State Regulator Says PG&E May Be Too Big To Operate Safely
by Jaxon Van Derbeken, San Francisco Chronicle
Minutes after the California Public Utilities Commission levied a record $1.6 billion penalty against Pacific Gas and Electric Co. on Thursday for the deadly San Bruno pipeline explosion, the state’s top regulator said the utility is still plagued by gas-system problems, shrugs off even the harshest sanctions and may be too big to operate safely.
Despite promising to make reforms after the September 2010 blast that killed eight people and leveled 38 homes, PG&E has been cited repeatedly in recent years for violating natural-gas safety regulations, commission President Michael Picker noted at the panel’s meeting in San Francisco.
If PG&E is failing to establish a safety culture, and we continue to see more accidents and violations, what are our tools?” Picker said, pointing to a chart showing that safety citations skyrocketed in 2013.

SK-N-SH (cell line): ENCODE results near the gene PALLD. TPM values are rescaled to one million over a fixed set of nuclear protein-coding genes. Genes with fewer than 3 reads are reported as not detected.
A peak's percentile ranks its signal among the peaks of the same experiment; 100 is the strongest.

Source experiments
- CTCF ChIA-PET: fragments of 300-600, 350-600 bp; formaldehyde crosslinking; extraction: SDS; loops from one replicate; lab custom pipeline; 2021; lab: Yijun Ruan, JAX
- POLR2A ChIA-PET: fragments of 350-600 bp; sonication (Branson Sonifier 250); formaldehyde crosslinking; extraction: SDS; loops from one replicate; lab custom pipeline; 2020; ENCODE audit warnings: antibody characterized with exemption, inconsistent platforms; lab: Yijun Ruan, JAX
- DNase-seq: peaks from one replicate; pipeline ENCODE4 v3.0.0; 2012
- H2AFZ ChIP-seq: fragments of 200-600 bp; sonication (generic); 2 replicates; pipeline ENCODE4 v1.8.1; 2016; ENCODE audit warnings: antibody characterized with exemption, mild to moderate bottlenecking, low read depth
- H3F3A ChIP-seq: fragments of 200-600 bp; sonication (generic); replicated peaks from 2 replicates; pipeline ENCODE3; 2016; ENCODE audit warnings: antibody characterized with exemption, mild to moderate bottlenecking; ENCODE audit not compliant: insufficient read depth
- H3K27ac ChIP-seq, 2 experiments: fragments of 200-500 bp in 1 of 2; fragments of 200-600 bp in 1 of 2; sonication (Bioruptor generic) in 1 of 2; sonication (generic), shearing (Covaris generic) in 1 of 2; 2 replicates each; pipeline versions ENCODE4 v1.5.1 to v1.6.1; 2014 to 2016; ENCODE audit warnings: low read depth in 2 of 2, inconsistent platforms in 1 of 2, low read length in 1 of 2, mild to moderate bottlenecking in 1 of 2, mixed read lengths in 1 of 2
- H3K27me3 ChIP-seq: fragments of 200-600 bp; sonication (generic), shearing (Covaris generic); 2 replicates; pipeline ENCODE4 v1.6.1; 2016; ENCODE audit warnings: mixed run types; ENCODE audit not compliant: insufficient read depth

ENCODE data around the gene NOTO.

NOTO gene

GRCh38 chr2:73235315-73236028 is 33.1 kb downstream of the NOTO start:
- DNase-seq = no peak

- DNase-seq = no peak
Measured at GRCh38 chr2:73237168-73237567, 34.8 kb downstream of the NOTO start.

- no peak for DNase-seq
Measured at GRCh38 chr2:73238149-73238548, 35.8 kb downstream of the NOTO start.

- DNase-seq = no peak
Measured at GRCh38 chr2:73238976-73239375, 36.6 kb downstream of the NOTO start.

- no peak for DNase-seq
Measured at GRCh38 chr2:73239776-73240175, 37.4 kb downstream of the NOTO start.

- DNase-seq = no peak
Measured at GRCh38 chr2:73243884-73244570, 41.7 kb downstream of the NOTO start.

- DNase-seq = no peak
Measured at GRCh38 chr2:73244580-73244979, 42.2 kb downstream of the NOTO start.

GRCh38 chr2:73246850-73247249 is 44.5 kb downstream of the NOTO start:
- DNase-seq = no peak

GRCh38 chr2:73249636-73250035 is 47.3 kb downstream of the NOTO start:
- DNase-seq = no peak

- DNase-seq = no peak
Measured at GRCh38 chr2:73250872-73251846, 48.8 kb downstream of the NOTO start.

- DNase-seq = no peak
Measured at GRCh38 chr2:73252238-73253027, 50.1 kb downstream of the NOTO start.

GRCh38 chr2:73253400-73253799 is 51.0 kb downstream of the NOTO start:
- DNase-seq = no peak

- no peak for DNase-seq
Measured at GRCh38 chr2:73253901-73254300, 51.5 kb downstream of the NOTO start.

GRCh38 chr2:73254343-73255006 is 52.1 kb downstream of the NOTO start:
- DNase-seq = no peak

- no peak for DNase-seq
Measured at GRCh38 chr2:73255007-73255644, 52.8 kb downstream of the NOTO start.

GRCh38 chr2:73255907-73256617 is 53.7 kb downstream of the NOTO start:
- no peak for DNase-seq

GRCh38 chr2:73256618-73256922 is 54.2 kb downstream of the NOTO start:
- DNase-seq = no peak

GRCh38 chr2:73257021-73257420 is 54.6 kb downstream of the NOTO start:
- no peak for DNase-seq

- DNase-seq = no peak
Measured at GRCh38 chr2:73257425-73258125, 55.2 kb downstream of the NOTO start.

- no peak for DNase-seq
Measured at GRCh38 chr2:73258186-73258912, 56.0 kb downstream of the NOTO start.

“Is the organization simply too large — spread across a sizable portion of a large state, and encompassing diverse functions such as both gas transmission and gas distribution, as well as electric service — to succeed at safety?” Picker said.
Picker said the state’s lawyers would look into the question, and gave no details about what steps the commission might take. But he suggested that PG&E’s profitability made it immune, even to hefty penalties such as the one the utilities commission approved Thursday on a 4-0 vote.